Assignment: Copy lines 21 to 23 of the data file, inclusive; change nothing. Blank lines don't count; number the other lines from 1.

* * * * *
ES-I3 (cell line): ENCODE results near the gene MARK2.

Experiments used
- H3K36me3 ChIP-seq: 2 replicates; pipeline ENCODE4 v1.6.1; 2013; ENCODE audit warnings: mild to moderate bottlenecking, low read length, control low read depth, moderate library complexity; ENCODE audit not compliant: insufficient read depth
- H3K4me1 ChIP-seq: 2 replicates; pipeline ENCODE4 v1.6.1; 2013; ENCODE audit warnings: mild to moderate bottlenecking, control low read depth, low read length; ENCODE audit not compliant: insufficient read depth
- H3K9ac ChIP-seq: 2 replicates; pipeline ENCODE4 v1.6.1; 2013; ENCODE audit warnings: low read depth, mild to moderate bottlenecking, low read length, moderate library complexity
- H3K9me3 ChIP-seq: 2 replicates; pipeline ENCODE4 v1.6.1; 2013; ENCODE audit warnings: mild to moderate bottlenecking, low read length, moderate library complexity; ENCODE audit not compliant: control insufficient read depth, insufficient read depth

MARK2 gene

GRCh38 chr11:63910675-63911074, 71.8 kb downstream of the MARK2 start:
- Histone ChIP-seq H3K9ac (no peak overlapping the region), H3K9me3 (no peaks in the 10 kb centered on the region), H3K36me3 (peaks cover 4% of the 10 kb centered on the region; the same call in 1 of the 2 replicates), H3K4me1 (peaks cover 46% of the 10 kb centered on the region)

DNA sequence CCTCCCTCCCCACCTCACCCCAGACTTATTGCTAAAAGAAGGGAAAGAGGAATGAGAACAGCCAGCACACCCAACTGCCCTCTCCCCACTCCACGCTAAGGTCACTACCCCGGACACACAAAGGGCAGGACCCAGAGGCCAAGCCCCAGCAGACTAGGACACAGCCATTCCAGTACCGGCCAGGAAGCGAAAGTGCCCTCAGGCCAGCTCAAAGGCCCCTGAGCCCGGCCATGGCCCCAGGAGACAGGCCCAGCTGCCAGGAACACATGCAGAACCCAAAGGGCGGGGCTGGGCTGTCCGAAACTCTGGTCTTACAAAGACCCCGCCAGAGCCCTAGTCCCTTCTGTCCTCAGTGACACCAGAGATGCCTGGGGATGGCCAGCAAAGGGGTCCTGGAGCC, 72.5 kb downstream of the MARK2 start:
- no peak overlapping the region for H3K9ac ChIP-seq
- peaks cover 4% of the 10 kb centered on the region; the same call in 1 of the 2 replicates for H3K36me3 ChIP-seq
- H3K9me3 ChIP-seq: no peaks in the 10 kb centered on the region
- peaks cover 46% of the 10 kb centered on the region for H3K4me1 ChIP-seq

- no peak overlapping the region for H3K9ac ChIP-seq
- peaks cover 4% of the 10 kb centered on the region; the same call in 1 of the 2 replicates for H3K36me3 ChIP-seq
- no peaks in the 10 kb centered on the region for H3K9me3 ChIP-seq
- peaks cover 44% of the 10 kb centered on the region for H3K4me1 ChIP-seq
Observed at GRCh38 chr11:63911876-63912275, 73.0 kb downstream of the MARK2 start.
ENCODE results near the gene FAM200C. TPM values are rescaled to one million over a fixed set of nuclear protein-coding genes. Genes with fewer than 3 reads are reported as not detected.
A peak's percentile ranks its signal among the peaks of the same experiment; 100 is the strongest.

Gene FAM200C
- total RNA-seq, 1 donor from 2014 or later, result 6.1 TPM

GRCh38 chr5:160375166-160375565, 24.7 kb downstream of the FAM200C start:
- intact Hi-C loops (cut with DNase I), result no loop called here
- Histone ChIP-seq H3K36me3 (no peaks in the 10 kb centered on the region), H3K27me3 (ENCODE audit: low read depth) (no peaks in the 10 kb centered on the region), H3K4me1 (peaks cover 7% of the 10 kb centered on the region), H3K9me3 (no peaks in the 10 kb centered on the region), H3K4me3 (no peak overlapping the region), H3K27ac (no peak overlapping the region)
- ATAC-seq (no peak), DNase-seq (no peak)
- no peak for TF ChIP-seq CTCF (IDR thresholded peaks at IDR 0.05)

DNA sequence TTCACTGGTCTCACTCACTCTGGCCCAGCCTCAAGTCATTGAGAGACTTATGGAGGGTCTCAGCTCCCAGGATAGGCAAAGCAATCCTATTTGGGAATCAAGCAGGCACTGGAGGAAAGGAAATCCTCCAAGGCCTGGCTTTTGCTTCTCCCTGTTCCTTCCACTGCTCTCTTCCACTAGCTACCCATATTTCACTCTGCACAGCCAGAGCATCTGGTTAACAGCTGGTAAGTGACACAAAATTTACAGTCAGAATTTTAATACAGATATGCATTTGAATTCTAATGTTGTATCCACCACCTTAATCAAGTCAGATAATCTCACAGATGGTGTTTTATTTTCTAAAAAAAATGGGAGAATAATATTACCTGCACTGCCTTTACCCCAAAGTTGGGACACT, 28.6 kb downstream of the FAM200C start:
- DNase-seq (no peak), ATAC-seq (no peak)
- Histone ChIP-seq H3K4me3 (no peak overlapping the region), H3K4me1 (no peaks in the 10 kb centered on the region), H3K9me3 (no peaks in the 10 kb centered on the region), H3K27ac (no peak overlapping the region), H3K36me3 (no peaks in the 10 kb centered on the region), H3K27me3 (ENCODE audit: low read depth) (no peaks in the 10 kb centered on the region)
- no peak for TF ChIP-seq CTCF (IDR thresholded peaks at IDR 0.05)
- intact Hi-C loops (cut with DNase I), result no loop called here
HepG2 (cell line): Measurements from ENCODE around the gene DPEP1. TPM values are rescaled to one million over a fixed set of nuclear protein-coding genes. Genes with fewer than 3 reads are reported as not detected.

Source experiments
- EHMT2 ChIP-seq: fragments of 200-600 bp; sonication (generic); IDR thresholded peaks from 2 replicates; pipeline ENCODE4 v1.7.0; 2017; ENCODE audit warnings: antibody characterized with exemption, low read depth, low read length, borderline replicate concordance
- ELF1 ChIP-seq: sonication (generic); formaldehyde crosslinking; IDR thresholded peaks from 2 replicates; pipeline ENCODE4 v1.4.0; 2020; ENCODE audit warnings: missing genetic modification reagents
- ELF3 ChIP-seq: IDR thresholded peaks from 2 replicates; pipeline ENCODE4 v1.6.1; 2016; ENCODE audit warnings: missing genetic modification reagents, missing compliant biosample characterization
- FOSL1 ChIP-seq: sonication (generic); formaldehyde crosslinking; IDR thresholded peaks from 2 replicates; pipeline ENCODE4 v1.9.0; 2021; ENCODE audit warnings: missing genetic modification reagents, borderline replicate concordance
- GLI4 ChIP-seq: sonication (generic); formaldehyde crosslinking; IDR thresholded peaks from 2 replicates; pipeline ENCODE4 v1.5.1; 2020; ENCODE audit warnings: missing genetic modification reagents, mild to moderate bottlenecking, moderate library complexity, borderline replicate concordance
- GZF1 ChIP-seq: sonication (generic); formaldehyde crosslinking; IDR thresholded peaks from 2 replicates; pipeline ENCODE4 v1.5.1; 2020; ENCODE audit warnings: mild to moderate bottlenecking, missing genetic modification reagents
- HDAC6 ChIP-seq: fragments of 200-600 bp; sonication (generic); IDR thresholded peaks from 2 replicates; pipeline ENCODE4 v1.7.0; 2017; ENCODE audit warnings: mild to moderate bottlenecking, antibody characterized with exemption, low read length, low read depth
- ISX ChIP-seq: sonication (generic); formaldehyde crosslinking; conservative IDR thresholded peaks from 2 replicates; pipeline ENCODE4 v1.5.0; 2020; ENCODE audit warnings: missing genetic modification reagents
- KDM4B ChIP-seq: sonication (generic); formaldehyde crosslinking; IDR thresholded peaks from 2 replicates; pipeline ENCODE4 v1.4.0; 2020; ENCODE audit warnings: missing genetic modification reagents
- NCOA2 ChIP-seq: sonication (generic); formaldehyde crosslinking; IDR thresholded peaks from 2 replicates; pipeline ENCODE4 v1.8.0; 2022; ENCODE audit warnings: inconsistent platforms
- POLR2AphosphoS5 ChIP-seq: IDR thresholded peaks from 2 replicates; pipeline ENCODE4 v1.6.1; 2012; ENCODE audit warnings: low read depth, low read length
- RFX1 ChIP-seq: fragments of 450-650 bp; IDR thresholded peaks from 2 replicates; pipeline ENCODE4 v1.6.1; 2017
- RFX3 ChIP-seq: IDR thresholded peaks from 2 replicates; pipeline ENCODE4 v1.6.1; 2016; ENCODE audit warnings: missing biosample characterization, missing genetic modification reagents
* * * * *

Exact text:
A peak's percentile ranks its signal among the peaks of the same experiment; 100 is the strongest.

Gene FAM200C
- total RNA-seq, 1 donor from 2014 or later, result 6.1 TPM